Review: ZOOTOPIA (2016)

NOTE: This review is possible in part through donations to The MovieBob Patreon. If you like what you see and you’d like to see more like it, please consider becoming a Patron.

Okay, so here’s the premise of ZOOTOPIA, a movie that kind of plays out like Disney Animation got hold of an unfilmmed script for a Dreamworks movie and said “Hey guys, let us show you what one of these would look like if they didn’t suck.”

Minor SPOILERS follow…

So the movie takes place in an Earth-esque world where apparently homo-sapiens never really showed up so instead every damn species of animal evolved into a civilized form and started wearing clothes, building cities, getting jobs and generally doing stuff other than killing and eating eachother – including carnivorous predators who (I guess?) eat something else instead. Still, old prejudices about predators being violent, dangerous, untrustworthy etc continue to, however passive-aggressively, persist – except apparently in Zootopia, a sprawling metropolis where all species live together in harmony and background doesn’t have to determine your position in the world.

Our heroine in Judy Hopps, an excitably-earnest rabbit who heads for Zootopia to become the city’s first rabbit police officer only to discover that the post-racial paradise isn’t all it’s cracked up to be i.e. she can’t get any good assignments – not so much because she’s a rabbit but because rabbits are small and all the important policework goes to bigger, stronger species so… still kind of because she’s a rabbit, I guess. So to prove herself, Judy sets out to solve a series of missing persons cases with help from a con-artist Fox named Nick and ends up blowing the lid off a bizarre political conspiracy wherein the “missing” animals turn out to have unexplainably regressed to their “savage” pre-evolved nature.

But in the process of revealing this to the public, Officer Hopps clumsily places focus on the fact that the “gone savage” phenomenon seems to be happening exclusively to once-predatory species and might be connected to their biological nature – inadvertently setting off a wave of prejudice and discrimination against predators who, as it turns out, are a minority population in Zootopia. To set things right and repair their obvious now-damaged friendship, Judy and Nick must solve the rest of the conspiracy up to an including the possibility that the savage-regressions are being somehow chemically induced in the population.

So… yeah… holy shit, Disney’s new funny talking-animal movie is actually a super-deliberate cartoon metaphor for racism, racial-profiling by police and also maybe the crack epidemic? I mean, I guess this is the new Disney now – everything get’s a deeper, more specific socially-conscious meaning to go along with all the whimsy i.e. how a lot (seriously, A LOT) of people felt very strongly that Elsa’s storyline in FROZEN could easily be read as a analogous to a coming-out narrative and how Angelina Jolie came right the hell and just said “Hell yeah, MALEFICENT is an extended metaphor for rape-survival.” Yikes!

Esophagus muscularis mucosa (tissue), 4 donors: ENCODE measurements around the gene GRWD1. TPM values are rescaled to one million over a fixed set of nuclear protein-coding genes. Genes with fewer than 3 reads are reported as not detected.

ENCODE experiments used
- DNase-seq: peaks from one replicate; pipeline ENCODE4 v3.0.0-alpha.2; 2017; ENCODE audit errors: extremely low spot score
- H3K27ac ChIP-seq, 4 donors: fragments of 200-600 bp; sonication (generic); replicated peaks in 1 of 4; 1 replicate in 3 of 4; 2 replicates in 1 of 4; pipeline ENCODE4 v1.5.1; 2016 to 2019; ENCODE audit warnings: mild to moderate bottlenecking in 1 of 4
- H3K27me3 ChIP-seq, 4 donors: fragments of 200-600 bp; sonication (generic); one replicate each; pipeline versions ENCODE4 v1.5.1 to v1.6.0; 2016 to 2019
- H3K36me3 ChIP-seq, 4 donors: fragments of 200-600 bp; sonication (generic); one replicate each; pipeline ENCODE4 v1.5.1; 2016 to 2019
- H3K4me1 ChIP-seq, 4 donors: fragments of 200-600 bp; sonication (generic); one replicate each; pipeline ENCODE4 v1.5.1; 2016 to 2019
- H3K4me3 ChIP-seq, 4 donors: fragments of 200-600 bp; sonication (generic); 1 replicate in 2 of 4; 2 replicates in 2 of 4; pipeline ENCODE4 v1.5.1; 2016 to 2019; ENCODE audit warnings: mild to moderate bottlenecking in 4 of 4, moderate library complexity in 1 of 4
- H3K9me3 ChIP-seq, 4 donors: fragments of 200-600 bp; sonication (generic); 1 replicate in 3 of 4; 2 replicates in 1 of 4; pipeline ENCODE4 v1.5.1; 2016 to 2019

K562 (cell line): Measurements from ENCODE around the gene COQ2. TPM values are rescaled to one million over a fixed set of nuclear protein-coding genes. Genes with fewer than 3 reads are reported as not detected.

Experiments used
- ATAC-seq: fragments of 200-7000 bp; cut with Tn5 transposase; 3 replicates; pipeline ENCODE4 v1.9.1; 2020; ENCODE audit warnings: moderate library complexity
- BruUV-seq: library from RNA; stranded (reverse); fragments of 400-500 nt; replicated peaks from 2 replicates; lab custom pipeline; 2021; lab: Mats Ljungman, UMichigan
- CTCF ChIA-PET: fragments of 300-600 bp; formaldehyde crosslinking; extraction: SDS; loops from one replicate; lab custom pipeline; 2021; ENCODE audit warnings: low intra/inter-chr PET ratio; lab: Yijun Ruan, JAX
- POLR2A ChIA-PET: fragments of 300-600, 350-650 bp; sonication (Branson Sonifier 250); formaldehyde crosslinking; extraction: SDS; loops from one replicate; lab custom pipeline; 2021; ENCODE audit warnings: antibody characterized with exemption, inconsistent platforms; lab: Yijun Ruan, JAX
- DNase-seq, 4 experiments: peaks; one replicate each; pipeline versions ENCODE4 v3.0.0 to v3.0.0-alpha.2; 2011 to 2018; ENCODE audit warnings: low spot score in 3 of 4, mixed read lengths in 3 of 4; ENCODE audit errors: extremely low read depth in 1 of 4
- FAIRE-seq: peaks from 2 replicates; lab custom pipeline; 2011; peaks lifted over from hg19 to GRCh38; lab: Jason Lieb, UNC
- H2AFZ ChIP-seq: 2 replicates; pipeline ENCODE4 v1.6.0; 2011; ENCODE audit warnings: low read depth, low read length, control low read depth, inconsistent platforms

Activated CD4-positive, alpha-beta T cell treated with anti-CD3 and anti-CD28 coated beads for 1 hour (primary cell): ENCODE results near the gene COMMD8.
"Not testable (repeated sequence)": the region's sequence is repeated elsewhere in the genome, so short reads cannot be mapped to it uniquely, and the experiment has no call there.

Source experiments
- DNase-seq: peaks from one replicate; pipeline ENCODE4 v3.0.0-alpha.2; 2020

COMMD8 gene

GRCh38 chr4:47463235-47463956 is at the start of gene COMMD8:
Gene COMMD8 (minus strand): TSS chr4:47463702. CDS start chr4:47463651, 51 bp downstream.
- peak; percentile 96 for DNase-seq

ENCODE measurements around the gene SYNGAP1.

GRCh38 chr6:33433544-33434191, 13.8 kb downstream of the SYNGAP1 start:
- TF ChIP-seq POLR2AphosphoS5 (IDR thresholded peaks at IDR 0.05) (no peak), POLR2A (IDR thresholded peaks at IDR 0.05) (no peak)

And hey, I’m all for that – kids are smarter than they get credit for, they can handle this stuff. But it’s interesting that the just-for-the-grownups themes are now actually darker than the just-for-grownups jokes – and just to give you a metric for that, Zootopia’s idea of a grownup joke is building a key scene around a drawn-out BREAKING BAD parody.

But then again I guess Disney has been working with material like this for awhile – in fact the Disney-affliliated movie that ZOOTOPIA resembles more than any other in terms of tone and sensibility is WHO FRAMED ROGER RABBIT and that was social-metaphor overload central i.e. the whole thing is mainly about the life of minority actors in Golden Age Hollywood… or did you miss that the Toons all lived in their separate town outside the main city that was in danger of being bulldozed for an urban renewal project and that whole subplot where the cops can just murder them without any consequence?

But whatever. The fact is, even when it’s not playfully affecting a Disney Afternoon version of THE WIRE, ZOOTOPIA is goddamn riot and a lot of fun. Even if the actual story wasn’t compelling and the actors so game well-cast in their roles – particularly Jason Bateman as Nick and Ginnifer Goodwin as Judy – the movie would be worth it for the sheer level of imagination and creativity that’s clearly gone into designing the world where this all plays out. The level of detail and the way its consistently used to pile jokes upon jokes upon more jokes both in terms of how things work and how the mechanics of Zootopia play off one another is a wonder to behold, and while Disney tends to be extra-careful about what becomes a franchise it feels like the ZOOTOPIA universe is richly-detailed enough that you could set dozens of stories here and still only scratch the surface of what’s available here.

ZOOTOPIA is flat-out, full-stop one of the best comedies of the year – period, animated, talking-animal or otherwise. I mean that without any exaggeration: The extended sequence involving a DMV office staffed entirely by Sloths is one of the funniest extended comedy bits I’ve seen in years. Plus it’s sharp, modern, dialed-in and “of the moment” in a way animated fare and especially Disney animated very seldom is just by the logistics of how long these things take to make. I loved it, I think you will too.

NOTE: This review is possible in part through donations to The MovieBob Patreon. If you like what you see and you’d like to see more like it, please consider becoming a Patron.

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